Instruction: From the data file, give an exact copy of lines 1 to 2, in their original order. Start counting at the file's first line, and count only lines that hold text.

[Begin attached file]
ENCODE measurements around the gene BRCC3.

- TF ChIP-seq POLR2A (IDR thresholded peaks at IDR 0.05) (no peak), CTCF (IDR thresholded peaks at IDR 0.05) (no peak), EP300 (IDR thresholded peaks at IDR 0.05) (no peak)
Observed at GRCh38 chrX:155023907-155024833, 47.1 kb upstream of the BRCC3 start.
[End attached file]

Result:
ENCODE measurements around the gene BRCC3.

- TF ChIP-seq POLR2A (IDR thresholded peaks at IDR 0.05) (no peak), CTCF (IDR thresholded peaks at IDR 0.05) (no peak), EP300 (IDR thresholded peaks at IDR 0.05) (no peak)